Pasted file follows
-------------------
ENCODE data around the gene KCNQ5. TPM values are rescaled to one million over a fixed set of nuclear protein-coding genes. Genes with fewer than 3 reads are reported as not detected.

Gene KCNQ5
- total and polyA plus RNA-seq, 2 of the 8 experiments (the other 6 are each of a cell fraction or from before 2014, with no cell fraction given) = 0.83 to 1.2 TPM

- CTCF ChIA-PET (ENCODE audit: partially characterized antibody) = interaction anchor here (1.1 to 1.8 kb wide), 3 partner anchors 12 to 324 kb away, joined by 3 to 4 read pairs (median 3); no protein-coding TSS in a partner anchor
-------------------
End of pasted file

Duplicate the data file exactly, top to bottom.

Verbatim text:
ENCODE data around the gene KCNQ5. TPM values are rescaled to one million over a fixed set of nuclear protein-coding genes. Genes with fewer than 3 reads are reported as not detected.

Gene KCNQ5
- total and polyA plus RNA-seq, 2 of the 8 experiments (the other 6 are each of a cell fraction or from before 2014, with no cell fraction given) = 0.83 to 1.2 TPM

- CTCF ChIA-PET (ENCODE audit: partially characterized antibody) = interaction anchor here (1.1 to 1.8 kb wide), 3 partner anchors 12 to 324 kb away, joined by 3 to 4 read pairs (median 3); no protein-coding TSS in a partner anchor